Farmers outside the central basin say they didn’t cause the severe overdraft there and shouldn’t be required to reduce their pumping to the same degree as Bolthouse and Grimmway, if at all. It would be unfair to treat everybody the same, they say, when the carrot operations bear the most responsibility for creating the problem in the first place.

The GSA advisory committee has asked the board to come up with a more nuanced “tiered approach” to cutbacks that would target the hot spots of groundwater decline for the largest cutbacks, Kelly said. Farmers, he said, should “be a solution with relevance to how much they’re part of the problem.” But the board has not taken up the idea.

“If the regulations could recognize the vast differences in sustainability and overdraft throughout the basin,” Kelly said, “then people could get behind that. But it’s never been an option.”

As for the legal fees that valley residents are paying, Clifford and Kuhs noted that during Phase 1 of the trial, some landowners — not their clients — contested the basin boundary as established by the state. They included the Harvard Management Co. at the western end of the valley; and a group of Ventucopa orchard farmers at the eastern end, one of whom is a GSA board member. They ultimately withdrew their objections, Clifford said, but they “unfortunately ended up costing every groundwater user in the basin unnecessary money and time.”

“We have repeatedly confirmed to the court and the citizens of Cuyama Valley that we are not seeking to reduce the availability of groundwater to local water districts, school districts and small non-farming property owners,” he said.

To reach an expeditious resolution of the case, Clifford said, “We have represented to the court that we are in favor of mediating this matter …”

“Better than nothing”

In addition to the Cuyama Valley, property owners in Borrego Springs,Oxnard, Ojai Valley, Upper Ojai Valley, Upper and Lower Ventura River and Las Posas and Pleasant Valley in Ventura County have filed water adjudication lawsuits in the wake of SGMA.

In the past, water rights cases have been based on historical water use, which favors big pumpers, not small farmers who may be more conservation-minded. No one knows whether the judges deciding these cases will be sensitive to the rules governing groundwater sustainability. SGMA merely says that an adjudication cannot “substantially impair” state or GSA efforts to bring groundwater basins into balance.

AB560, a bill sponsored by state Assemblyman Steve Bennett (D-Ventura) would require the parties to any proposed settlement agreement in an adjudication to submit their proposal to the state Water Resources Control Board before the judge makes a ruling.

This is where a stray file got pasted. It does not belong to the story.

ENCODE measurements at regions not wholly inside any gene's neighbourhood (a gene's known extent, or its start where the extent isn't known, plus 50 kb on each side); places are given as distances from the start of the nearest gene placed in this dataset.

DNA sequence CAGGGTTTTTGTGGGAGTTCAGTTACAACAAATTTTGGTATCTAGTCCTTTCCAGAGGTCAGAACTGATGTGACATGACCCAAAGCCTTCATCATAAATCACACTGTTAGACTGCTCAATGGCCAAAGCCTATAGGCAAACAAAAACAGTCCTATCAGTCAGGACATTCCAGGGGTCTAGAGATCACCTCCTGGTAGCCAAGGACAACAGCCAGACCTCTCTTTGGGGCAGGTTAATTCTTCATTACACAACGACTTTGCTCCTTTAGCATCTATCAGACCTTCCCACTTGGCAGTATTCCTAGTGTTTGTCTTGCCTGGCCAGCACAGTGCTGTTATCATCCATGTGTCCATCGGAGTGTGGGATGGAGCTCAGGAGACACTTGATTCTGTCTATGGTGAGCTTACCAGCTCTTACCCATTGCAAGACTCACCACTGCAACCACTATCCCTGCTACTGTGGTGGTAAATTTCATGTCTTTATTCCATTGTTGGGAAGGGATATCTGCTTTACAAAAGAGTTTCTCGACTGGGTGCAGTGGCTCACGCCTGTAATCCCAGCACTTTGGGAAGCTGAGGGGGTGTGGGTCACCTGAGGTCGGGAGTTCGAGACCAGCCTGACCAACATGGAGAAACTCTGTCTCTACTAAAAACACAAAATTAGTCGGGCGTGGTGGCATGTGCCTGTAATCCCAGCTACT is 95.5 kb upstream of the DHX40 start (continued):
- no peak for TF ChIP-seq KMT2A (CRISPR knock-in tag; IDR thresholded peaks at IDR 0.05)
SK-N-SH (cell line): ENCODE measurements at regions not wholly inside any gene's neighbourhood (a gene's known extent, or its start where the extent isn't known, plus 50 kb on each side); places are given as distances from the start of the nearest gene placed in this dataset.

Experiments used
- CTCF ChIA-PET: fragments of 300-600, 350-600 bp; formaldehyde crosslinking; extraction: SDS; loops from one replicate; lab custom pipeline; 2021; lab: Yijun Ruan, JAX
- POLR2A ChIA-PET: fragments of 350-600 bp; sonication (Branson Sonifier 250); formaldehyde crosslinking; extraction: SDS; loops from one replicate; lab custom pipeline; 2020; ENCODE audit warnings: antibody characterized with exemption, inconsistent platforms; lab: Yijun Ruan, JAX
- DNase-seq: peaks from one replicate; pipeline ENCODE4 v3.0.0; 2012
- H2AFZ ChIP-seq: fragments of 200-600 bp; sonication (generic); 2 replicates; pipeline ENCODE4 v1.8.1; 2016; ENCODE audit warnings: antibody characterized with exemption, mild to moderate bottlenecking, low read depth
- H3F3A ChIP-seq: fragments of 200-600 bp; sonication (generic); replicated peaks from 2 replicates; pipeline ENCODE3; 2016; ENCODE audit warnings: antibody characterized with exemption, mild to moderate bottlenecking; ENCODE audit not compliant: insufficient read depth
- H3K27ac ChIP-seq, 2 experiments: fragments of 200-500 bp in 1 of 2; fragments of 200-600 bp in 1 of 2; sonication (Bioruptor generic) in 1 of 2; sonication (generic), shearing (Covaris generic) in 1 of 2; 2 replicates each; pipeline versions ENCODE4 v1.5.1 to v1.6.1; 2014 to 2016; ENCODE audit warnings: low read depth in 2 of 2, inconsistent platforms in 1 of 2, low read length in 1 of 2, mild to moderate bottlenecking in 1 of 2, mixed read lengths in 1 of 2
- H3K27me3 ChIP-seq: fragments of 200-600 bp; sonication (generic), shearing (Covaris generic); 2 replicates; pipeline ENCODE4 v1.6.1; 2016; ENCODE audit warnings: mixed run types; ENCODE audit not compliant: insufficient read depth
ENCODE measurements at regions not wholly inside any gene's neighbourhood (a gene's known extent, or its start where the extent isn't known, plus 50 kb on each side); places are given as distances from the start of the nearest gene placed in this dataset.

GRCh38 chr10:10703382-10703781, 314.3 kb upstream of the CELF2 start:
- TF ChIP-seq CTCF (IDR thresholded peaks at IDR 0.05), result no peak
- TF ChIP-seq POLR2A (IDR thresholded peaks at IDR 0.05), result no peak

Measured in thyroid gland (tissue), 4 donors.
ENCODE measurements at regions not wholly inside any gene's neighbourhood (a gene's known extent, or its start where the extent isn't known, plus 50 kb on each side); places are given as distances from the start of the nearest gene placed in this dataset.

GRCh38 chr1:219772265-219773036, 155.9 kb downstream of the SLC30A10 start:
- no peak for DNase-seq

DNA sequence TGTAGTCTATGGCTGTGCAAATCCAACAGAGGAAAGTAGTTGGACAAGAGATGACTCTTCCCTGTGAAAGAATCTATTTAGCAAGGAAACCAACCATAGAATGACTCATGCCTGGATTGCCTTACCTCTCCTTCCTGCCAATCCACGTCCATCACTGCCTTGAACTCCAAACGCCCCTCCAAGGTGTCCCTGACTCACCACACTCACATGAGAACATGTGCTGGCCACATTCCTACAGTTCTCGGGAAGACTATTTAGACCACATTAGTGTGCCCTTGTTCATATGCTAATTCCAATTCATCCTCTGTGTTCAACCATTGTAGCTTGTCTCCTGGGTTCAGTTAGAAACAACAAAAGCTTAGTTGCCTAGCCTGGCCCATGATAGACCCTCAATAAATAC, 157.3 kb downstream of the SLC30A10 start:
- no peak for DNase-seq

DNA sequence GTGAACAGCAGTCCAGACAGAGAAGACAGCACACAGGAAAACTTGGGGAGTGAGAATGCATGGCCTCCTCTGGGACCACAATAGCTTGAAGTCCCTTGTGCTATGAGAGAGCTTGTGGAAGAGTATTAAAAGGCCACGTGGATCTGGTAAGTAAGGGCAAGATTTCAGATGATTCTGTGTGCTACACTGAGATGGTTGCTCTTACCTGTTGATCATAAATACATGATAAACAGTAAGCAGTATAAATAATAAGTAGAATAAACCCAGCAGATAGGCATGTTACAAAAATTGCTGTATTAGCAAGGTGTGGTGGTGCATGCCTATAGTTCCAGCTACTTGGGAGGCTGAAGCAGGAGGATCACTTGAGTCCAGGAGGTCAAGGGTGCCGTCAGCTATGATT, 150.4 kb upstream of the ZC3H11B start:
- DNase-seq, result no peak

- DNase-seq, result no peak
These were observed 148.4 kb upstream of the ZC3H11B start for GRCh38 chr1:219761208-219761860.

After consulting with the Department of Water Resources, the board would make a non-binding determination as to the proposed settlement’s consistency with the local GSA plan and its likely impact on “small and disadvantaged groundwater users.” The parties to the adjudication would be required to submit the board’s findings to the court along with their proposed settlement.

In an interview this week, Bennett said that his bill was “the most I could get approved up to this point in time … It’s just an advisory opinion, but it’s far better than nothing.”

The bill narrowly passed the Assembly last year and is now sitting in a state Senate committee, where its fate is uncertain.

“The water world is very powerful,” Bennett said. “There’s a tendency for them to stick together. They lobby to block any bill, even if it doesn’t affect them at all.”

The Cuyama Valley, Bennett said, “will quickly show us what the flaws in the law were … It’s going to be an example of how slowly they’re requiring implementation, and how much conflict of interest they created in their governing board.”

Cuyama dreaming

After the June 21 lunch meeting, some of the participants took a tour of Cuyama Homegrown, a one-acre orchard and vegetable farm at 1381 Foothill Road, in south of “old” Cuyama. The farmers, Jean Gaillard and Meg Brown, sell their produce to a small group of valley residents, the Cuyama Buckhorn restaurant, and the farmers market in Santa Maria. Most valley residents must drive to Bakersfield or Santa Maria to buy fresh produce.

Gaillard, a member of the GSA advisory committee, showed off the farm’s water tanks, which are filled with stormwater runoff from the roofs of farm buildings. He pointed out the regenerative techniques he and Brown have adopted, such as using oats and peas as cover-crops to “fix” the nitrogen in the soil and prevent the ground from baking in 100-degree weather.

“We’re trying to prove that in the high desert of Cuyama, you can grow valuable crops with a little amount of water,” Gaillard said. “ We make nature work for us. Water is a precious resource and it is not unending. Sometime, the bucket will be empty.”

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Jean Gaillard. Photo courtesy of Melinda Burns.

Jaffe and Kelly talked about how, in the “food desert” of the valley, perhaps a “mobile market” could someday reach the far-flung businesses and residential communities, bringing them fresh produce from a farm-to-table network of small farms such as Cuyama Homegrown.

“A lot of us are looking down the road,” Jaffe said. “At some point, these companies are going to have to pull out … I feel like we’ve been in this war for 10 years. It’s time we start dreaming things.”

Melinda Burns is an investigative journalist with 40 years of experience covering immigration, water, science and the environment. As a community service, she offers her reports to multiple publications in Santa Barbara County, at the same time, for free.

Article Topic Follows: Santa Maria - Lompoc - North County
Bolthouse Farms
cuyama valley
Grimway Farms
groundwater basin
Groundwater Sustainability Plan
New Cuyama
santa barbara county
water dispute

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Melinda Burns

Melinda Burns is a freelance reporter based in Santa Barbara, California.